Water filtration company Purexygen admits making misleading claims about benefits of alkaline and filtered water, directors issued warnings

Purexygen's website and social media accounts also made misleading claims about the health benefits of alkaline and filtered water. (Photo: Getty Images)

SINGAPORE – Water filtration company Purexygen has been found guilty of engaging in unfair practices such as making false claims and misrepresenting promotions, the Competition and Consumer Commission of Singapore (CCCS) said on Thursday (March 21).

In a statement released to the media, the CCCS said it had issued warnings to Purexygen, which supplies water dispensers, alkaline water filtration systems and maintenance service packages, as well as its directors Heng Wei Hwee and Tan Tong Ming.

CCCS marketing monitoring activities uncovered unfair practices

The government agency had conducted investigations into Purexygen under the Consumer Protection (Fair Trading) Act (CPFTA). These were part of ongoing market surveillance of the water filtration system industry, with a particular focus on the accreditation, certification and health benefit claims on the company's websites.

It was revealed that from September 2021 to November 2023, the company had falsely claimed that its water filters had been tested by testing agencies in sales sets.

Its website and social media accounts also made misleading claims about the health benefits of alkaline and filtered water, such as its ability to prevent health conditions such as osteoporosis, acid reflux, blood pressure disorders and diabetes.

The media statement also said that during the same period, the company had claimed in its Carousell listings that there was a limited-time promotion that included a free faucet and water dispenser, when in fact it was a benefit available to all Purexygen customers. Customers enjoyed it regardless of when they signed up.

The CCCS said Purexygen had given “false excuses for its ongoing delays” to customers who had purchased water filters.

The company also misrepresented in the service agreements of its direct sales contracts that activation fees and maintenance service packages were non-refundable. Customers have the right to terminate direct sales contracts and all amounts paid must be refunded to customers, the CCCS said.

The story goes on

Corrective Actions Taken by Purexygen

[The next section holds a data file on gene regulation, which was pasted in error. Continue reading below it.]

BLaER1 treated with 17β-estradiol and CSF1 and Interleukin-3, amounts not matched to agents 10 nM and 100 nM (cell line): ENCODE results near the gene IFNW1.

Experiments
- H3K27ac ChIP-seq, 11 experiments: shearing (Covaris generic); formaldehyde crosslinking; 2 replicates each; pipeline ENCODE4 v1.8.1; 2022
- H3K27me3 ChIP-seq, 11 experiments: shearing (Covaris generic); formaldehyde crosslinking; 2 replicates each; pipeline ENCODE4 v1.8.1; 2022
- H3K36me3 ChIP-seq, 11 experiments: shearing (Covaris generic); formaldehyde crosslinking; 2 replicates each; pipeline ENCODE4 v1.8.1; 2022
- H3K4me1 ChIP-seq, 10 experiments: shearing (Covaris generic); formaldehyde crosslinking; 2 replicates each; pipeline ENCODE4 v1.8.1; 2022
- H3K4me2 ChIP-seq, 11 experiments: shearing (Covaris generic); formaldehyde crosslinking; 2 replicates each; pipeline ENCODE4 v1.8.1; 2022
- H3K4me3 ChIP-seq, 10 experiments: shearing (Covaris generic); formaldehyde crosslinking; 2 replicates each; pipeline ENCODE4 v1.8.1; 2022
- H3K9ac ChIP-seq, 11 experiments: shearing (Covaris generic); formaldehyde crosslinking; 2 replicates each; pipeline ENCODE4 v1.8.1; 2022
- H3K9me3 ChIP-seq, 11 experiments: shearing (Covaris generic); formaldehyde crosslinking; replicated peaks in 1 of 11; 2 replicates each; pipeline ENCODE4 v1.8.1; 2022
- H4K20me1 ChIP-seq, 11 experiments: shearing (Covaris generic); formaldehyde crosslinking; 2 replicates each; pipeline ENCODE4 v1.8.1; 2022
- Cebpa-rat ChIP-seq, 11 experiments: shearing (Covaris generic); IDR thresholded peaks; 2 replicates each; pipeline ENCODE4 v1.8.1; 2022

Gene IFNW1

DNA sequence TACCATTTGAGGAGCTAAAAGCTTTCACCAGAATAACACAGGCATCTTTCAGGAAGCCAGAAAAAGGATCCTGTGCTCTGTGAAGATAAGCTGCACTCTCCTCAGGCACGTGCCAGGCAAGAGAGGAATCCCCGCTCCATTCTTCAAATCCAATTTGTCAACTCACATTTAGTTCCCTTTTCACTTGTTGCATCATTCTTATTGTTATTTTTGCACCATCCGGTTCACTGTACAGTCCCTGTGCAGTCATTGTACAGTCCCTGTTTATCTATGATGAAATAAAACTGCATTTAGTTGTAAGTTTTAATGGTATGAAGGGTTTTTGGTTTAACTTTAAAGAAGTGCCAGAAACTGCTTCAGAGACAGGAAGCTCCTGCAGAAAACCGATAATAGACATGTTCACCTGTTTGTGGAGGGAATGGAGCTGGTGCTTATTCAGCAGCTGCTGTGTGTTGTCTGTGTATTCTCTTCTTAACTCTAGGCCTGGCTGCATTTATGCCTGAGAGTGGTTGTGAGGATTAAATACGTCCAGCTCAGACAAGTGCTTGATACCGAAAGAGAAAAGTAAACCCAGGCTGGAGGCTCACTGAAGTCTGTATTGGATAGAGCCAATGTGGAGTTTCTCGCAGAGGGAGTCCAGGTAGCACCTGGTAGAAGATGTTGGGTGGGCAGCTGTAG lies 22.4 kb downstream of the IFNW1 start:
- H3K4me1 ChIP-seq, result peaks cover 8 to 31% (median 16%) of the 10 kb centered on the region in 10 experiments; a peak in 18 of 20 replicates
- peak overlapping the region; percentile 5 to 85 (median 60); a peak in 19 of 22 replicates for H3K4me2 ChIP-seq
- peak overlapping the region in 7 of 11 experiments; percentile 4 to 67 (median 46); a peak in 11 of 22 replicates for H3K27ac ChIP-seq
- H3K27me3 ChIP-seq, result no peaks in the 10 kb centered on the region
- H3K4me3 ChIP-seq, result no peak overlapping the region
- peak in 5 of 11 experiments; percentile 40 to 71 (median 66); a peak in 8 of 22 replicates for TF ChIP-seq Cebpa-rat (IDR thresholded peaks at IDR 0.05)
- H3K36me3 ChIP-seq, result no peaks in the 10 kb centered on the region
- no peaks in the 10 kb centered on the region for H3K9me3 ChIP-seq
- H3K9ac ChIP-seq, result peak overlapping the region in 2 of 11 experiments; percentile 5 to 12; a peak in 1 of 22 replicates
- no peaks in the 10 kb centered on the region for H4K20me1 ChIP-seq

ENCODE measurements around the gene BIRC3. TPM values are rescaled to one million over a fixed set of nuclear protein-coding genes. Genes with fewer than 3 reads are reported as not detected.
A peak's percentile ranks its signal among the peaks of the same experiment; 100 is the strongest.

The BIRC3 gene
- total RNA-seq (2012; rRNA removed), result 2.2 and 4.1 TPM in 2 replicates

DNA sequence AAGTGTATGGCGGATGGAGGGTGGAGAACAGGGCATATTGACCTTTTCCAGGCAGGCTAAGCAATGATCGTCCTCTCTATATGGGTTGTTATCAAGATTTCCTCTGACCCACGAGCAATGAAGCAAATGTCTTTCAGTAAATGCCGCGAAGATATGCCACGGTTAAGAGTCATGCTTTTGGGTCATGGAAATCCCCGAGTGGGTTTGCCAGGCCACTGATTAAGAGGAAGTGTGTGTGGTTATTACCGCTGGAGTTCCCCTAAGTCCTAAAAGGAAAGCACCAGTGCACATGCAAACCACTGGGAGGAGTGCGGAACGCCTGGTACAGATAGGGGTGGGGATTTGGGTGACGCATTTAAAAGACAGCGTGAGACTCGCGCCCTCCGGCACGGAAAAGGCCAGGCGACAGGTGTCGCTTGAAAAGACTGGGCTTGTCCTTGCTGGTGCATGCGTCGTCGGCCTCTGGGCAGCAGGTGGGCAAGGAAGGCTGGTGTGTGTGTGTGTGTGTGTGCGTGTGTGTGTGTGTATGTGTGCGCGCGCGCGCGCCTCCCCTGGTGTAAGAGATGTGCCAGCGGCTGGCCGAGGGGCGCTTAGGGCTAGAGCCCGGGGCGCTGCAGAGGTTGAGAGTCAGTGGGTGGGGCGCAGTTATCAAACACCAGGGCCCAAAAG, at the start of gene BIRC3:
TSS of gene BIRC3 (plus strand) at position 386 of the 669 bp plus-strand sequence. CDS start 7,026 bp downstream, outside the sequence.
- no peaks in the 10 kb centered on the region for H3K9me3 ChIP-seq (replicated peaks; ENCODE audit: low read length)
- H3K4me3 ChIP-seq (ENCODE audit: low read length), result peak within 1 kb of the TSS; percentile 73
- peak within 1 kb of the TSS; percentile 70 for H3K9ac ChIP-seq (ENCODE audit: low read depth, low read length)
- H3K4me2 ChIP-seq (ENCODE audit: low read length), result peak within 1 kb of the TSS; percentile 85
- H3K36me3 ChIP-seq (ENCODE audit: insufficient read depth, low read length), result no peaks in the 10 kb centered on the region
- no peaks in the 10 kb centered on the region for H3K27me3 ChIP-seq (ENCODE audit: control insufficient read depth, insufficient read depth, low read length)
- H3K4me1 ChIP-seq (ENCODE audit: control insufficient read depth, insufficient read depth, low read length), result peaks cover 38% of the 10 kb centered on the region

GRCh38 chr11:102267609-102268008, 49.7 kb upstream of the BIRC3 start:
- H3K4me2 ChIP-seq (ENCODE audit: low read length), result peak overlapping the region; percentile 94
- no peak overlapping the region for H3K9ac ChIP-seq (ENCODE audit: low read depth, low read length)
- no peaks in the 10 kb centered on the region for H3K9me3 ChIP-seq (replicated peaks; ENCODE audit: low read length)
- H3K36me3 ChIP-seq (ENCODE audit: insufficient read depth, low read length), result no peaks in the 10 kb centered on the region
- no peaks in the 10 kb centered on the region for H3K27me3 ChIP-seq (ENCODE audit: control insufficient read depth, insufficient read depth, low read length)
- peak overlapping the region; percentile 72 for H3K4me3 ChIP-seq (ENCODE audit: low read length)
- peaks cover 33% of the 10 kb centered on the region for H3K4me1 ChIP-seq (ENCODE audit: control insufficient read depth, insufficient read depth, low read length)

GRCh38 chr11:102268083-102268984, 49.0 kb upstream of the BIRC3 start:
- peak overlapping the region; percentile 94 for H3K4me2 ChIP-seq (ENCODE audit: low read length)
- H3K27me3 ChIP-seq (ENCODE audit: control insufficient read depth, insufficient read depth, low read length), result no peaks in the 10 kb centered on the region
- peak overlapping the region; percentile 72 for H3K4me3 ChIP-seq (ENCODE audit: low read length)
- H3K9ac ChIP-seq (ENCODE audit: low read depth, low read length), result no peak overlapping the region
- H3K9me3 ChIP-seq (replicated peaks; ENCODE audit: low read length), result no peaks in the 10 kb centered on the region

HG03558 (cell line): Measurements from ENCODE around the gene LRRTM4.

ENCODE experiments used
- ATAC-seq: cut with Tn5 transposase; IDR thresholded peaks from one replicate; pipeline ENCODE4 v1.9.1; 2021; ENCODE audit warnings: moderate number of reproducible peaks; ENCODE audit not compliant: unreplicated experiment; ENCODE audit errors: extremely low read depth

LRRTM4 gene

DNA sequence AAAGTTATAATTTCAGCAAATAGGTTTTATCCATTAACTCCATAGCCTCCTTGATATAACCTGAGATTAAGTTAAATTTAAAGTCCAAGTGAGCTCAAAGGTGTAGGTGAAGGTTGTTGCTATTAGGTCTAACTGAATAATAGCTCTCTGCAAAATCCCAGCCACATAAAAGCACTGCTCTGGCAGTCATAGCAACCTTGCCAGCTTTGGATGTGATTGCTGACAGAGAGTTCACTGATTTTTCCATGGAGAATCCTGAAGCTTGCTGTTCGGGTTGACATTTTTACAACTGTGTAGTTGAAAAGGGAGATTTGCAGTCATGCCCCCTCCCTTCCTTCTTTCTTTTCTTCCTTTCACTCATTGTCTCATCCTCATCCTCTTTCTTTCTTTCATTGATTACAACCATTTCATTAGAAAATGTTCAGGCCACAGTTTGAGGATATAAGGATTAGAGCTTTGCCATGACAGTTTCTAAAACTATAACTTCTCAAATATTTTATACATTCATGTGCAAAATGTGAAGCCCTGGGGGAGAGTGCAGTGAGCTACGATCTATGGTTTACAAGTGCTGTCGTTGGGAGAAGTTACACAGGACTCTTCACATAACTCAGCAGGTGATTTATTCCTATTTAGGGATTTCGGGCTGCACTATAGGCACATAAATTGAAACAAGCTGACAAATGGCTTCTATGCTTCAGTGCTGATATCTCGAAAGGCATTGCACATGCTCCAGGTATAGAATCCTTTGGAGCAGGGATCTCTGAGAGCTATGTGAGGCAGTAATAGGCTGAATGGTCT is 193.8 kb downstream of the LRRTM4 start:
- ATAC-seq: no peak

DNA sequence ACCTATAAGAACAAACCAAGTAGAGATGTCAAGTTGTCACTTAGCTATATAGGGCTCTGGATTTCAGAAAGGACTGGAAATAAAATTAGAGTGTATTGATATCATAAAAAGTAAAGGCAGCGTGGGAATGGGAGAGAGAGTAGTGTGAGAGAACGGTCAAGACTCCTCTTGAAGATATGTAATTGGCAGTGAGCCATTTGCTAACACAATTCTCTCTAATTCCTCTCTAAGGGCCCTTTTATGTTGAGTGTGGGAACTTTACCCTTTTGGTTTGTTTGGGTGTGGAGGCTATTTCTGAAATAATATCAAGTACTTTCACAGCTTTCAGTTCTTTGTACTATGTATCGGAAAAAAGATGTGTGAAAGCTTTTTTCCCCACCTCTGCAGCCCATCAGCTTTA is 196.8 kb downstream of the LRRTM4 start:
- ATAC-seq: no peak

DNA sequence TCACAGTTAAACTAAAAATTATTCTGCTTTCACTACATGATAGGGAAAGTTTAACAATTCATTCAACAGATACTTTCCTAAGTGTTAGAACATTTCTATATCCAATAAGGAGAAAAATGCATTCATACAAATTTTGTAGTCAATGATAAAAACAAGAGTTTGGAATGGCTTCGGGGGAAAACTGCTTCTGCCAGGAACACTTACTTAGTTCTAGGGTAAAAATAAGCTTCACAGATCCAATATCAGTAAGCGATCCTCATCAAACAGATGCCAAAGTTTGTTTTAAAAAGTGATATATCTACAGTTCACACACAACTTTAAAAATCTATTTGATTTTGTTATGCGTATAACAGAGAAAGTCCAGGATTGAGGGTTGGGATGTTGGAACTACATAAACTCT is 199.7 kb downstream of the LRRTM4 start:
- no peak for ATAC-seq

The media statement said Purexygen has since taken active steps to correct its mistakes.

This includes removing false claims from retail kits, websites and social media, removing misleading advertising listings on Carousell and fulfilling all outstanding water filter orders.

The company has also promised to stop engaging in unfair practices under the CPFTA and to cooperate fully with the Consumers Association of Singapore (CASE) in resolving consumer complaints.

In addition, the company agreed to implement an internal compliance policy for its marketing materials and to train all employees to familiarize themselves with the conduct considered unfair practices under the CPFTA.

Directors Heng and Tan have also pledged that Purexygen will no longer engage in unfair practices under the CPFTA.

The CCCS said it would “take action if Purexygen or its directors breach the commitments or engage in other unfair practices”.

CCCS Managing Director Sia Aik Kor also reminded all suppliers in the water filtration system industry to ensure that all claims made against customers are clear, correct and substantiated and that their business practices do not cross into the realm of unfair practices.

“Under the CPFTA, CCCS can seek court orders against erring suppliers who continue to engage in unfair practices,” she said.

Earlier this year, national water regulator PUB clarified that Singapore's tap water was safe to drink after water and air filtration company Sterra Singapore ran an advert suggesting that Singapore's tap water was unsafe to drink.

In 2023, water filtration company Triple Lifestyle Marketing was ordered by a court to stop making false claims that alkaline water can prevent illness.

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